In 2020, the pandemic revealed what Lenovo had long understood: A siloed approach to employee benefits programs is inadequate. It’s impossible to separate employees’ financial situations from their physical and mental health. For example, a serious bout of COVID-19 could ravage a worker’s retirement savings while acute stress caused by financial uncertainty may make employees more vulnerable to disease. To enhance wellness anywhere, employers had to promote wellness everywhere.
In response to the coronavirus crisis, many employers scrambled to redirect their benefits programs toward a broader range of needs. But as a practiced advocate of a total wellbeing approach, Lenovo was already well positioned to support its employees. Its vendors and in-house staff knew how to work together to solve employee problems. In fact, the company’s response to COVID-19 was merely the culmination of a multi-year effort to focus on the best interests of its workers.
By any measure, Lenovo’s $2 billion 401(k) plan has produced remarkable results. With one of its dual headquarters in Morrisville, North Carolina, the US division of the global technology company has achieved 98% participation, as well as an 11% average deferral rate. But Lenovo’s ambitions are higher still. Four years after its employees were auto-enrolled, the company wants them to save 20% of their income, which would include the company’s 6% match.
“Why not?” said Ryan Whitehead, senior benefits manager at Lenovo, who oversees the company’s US and Canadian financial benefits programs, as well as its defined benefit programs outside the US. His question isn’t flippant, but instead reflective of Lenovo’s entrepreneurial attitude and test-and-learn culture. “You have to be willing to try things out.”
Disruption is something most retirement plan committees try to avoid. But in the fast-paced tech industry, it’s the only way to succeed. As Lenovo has grown from a two-room Beijing startup into a leading global giant, it has held on to its hunger for innovation. It strives to stay close to customers and respond quickly to the market by empowering employees to invent and experiment. Innovation has been the key to anticipating customers’ needs — and employees.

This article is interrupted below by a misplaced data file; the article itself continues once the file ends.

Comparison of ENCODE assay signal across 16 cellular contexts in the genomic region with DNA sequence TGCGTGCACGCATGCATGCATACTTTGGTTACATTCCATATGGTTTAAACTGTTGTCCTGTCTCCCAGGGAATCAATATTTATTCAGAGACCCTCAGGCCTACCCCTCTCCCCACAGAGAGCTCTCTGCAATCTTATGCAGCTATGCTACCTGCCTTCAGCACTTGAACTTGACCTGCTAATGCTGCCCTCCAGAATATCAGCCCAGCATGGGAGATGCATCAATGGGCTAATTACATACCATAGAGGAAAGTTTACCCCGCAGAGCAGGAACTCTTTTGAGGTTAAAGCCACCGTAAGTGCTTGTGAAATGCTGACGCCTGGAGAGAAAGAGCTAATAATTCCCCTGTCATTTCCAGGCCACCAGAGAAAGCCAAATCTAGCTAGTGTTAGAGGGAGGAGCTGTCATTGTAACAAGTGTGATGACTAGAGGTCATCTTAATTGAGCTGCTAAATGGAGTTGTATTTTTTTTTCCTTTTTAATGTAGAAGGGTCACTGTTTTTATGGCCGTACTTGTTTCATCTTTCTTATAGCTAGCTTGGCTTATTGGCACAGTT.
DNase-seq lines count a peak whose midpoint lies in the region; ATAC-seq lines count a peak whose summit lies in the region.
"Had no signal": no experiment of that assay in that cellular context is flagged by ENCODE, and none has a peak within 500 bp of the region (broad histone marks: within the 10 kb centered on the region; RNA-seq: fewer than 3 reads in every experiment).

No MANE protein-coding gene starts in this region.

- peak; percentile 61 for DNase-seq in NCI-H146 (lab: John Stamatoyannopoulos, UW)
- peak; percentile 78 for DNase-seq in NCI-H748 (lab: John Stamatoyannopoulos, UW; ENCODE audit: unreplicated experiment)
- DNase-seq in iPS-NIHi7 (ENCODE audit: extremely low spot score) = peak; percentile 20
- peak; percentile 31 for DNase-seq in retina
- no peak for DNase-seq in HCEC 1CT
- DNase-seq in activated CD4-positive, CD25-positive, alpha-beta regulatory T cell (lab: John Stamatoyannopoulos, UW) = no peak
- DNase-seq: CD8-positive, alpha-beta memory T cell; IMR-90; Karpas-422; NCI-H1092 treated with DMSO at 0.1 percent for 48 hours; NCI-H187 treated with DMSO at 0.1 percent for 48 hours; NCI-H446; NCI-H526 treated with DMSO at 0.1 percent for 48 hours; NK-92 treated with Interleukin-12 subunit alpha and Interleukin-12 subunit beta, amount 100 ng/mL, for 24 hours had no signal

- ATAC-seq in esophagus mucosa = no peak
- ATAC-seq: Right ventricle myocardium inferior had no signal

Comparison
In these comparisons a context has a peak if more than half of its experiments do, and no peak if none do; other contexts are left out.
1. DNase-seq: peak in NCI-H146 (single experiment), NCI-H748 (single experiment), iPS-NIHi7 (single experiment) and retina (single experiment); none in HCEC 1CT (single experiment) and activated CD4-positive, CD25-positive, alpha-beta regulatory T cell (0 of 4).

That experimental spirit is exactly what makes Lenovo “a great case study,” according to its retirement plan consultant, Kathleen Kelly, of Compass Financial Partners, a Marsh & McLennan Agency LLC company. Kelly has been working with Lenovo’s 401(k) program for over a decade, starting before Whitehead joined the company. “Courage is a good word to describe them. Often, there’s a certain degree of fear about making changes that won’t be well-received. Lenovo takes an informed perspective, makes a decision and moves on.”
Lenovo’s plan wasn’t always what it is today. Its transformation took years of effort and committed teamwork to harmonize multiple legacy plans. When Whitehead joined Lenovo, he inherited a 401(k) plan that offered a 5% profit-sharing contribution plus a 3% match. In 2014, Lenovo acquired IBM’s x86 server business, including the global employees behind it. Subsequently, the company’s 2014 acquisition of Motorola Mobility included a plan with a 4% match.
The resulting mosaic of retirement plans was clumsy to administer and confusing to navigate. Something had to be done.
Moreover, the retirement plan was only one in a long list of employee benefit programs that needed to be reconciled. The easy fix would have been to tweak the company’s marquee benefit program first—its 401(k) plan. But Lenovo recognized that saving for retirement wasn’t a standalone concern. Every part of its employees’ lives was interconnected: Retirement savings was one part of a larger financial picture, one that affected mental and physical health. Solving for a single benefit in isolation wouldn’t necessarily make employees feel any happier, healthier, or more secure. Lenovo decided to take a wider view and focus on what really mattered: its employees’ total wellbeing.
Like true entrepreneurs, Lenovo’s benefits team started by reimagining the entire benefits experience. They wanted all benefits programs to feel seamlessly interlinked, just like all the aspects of employees’ lives – or an elegant tech solution. That meant no more searching for the right person to ask, getting transferred, reaching dead ends, or forgetting about a benefit entirely. Lenovo’s vision was clear. But executing it wouldn’t be easy. The biggest challenge was coordinating dozens of different vendors to make it happen—a problem that became particularly acute after the Motorola Mobility and IBM x86 acquisitions, when new vendors came on board while many legacy relationships remained.